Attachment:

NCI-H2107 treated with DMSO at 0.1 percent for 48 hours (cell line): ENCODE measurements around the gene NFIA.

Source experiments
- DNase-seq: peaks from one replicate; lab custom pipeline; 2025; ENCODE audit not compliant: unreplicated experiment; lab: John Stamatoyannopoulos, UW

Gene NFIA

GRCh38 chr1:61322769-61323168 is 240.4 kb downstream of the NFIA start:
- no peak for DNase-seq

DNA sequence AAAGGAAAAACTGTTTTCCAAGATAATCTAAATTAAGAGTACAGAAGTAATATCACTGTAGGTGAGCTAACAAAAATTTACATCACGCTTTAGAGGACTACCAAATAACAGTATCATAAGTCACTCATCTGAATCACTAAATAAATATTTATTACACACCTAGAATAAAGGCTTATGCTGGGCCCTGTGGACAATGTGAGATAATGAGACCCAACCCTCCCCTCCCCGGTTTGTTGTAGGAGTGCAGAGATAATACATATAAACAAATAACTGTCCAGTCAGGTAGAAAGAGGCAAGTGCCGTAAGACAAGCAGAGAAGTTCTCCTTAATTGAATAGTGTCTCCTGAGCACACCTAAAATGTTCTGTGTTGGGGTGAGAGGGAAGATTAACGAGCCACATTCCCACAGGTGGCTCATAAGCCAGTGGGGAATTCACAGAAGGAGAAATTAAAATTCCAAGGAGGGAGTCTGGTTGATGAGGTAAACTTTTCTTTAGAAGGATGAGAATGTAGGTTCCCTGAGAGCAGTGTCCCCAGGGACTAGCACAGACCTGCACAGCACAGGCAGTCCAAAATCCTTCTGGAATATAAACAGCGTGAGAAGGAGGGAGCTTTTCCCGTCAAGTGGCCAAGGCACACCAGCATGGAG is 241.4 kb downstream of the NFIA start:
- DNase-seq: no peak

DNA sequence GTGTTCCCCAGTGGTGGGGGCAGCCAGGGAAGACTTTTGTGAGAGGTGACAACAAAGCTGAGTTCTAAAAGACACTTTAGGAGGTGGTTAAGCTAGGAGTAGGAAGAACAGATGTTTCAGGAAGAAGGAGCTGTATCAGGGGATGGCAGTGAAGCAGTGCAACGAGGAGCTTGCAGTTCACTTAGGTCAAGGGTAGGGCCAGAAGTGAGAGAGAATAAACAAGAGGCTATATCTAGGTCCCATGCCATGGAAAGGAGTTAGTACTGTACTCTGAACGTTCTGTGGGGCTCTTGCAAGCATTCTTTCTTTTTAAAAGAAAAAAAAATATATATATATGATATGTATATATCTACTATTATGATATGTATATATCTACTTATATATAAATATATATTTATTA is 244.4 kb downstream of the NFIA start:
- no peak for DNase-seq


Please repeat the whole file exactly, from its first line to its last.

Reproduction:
NCI-H2107 treated with DMSO at 0.1 percent for 48 hours (cell line): ENCODE measurements around the gene NFIA.

Source experiments
- DNase-seq: peaks from one replicate; lab custom pipeline; 2025; ENCODE audit not compliant: unreplicated experiment; lab: John Stamatoyannopoulos, UW

Gene NFIA

GRCh38 chr1:61322769-61323168 is 240.4 kb downstream of the NFIA start:
- no peak for DNase-seq

DNA sequence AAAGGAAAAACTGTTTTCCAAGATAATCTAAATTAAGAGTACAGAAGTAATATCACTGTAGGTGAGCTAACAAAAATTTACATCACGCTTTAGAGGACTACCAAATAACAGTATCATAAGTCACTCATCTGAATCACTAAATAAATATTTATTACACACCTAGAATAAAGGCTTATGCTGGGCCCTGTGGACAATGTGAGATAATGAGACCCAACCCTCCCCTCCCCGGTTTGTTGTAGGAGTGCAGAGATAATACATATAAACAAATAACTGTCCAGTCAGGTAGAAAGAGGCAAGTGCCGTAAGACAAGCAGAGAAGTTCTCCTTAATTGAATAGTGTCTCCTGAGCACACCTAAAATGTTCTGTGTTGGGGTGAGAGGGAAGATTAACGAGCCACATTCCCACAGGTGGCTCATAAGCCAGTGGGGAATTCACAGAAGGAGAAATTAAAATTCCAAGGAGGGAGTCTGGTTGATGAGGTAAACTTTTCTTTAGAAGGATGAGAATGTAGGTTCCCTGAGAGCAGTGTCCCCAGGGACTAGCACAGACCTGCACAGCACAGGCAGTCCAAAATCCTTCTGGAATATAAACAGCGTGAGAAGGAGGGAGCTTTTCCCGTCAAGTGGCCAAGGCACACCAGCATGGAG is 241.4 kb downstream of the NFIA start:
- DNase-seq: no peak

DNA sequence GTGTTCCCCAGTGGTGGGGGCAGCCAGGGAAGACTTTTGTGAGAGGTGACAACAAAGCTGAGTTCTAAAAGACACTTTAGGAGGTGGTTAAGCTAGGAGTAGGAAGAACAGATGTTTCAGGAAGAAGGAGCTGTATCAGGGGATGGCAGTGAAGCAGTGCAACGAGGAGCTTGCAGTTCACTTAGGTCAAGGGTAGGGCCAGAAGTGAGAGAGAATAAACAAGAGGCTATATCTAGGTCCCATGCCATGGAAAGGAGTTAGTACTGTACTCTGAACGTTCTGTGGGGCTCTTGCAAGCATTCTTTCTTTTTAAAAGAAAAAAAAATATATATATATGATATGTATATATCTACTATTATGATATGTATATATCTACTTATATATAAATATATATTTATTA is 244.4 kb downstream of the NFIA start:
- no peak for DNase-seq